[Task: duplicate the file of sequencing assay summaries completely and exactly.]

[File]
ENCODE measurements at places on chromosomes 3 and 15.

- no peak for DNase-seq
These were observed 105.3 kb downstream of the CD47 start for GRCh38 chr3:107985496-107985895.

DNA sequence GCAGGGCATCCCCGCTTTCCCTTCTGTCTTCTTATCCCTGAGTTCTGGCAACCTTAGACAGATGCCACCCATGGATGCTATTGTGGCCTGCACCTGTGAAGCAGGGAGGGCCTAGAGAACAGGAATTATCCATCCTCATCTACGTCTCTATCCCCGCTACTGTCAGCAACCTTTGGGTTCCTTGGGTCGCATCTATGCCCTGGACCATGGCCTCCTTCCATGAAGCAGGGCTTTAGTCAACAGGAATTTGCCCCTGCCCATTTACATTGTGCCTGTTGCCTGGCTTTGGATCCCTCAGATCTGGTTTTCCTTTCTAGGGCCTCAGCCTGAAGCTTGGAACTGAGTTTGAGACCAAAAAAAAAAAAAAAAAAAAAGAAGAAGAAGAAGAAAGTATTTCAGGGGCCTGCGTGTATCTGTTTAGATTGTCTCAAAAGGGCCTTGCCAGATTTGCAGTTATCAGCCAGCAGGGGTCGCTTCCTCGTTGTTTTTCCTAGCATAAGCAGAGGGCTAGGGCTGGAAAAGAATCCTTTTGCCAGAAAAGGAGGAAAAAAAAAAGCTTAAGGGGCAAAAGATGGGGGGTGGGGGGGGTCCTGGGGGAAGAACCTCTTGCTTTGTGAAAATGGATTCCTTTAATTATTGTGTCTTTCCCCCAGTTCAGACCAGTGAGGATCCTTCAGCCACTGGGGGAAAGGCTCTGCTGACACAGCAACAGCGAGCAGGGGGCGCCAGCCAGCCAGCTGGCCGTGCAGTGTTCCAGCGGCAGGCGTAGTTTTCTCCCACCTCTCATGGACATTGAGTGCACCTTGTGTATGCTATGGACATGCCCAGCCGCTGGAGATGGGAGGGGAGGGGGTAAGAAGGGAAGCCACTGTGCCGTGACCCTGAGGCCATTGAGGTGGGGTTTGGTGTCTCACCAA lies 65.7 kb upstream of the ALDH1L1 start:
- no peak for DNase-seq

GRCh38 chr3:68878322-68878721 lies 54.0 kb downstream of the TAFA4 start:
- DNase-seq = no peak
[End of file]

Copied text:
ENCODE measurements at places on chromosomes 3 and 15.

- no peak for DNase-seq
These were observed 105.3 kb downstream of the CD47 start for GRCh38 chr3:107985496-107985895.

DNA sequence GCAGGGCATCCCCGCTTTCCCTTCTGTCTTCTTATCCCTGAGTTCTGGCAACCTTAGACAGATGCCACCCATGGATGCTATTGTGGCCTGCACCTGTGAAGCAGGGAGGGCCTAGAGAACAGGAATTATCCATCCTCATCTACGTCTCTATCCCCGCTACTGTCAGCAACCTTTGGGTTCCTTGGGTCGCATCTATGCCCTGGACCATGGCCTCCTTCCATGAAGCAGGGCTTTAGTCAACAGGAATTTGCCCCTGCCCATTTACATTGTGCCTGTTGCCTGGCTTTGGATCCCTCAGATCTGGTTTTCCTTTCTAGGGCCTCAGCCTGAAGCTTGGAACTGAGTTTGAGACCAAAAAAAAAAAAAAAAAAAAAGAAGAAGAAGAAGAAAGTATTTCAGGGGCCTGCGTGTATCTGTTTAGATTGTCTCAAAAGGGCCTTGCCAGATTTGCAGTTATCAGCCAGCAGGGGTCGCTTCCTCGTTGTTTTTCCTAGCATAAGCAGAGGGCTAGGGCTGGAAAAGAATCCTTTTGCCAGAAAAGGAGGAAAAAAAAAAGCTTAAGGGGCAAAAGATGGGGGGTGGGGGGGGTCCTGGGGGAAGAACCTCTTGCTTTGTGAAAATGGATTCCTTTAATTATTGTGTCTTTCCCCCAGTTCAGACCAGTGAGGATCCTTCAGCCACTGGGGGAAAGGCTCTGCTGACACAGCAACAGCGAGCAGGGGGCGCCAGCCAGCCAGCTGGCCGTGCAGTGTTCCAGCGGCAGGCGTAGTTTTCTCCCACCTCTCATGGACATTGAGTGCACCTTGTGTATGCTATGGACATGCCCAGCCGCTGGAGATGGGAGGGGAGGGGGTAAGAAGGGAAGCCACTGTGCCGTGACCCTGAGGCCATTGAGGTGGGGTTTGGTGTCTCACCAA lies 65.7 kb upstream of the ALDH1L1 start:
- no peak for DNase-seq

GRCh38 chr3:68878322-68878721 lies 54.0 kb downstream of the TAFA4 start:
- DNase-seq = no peak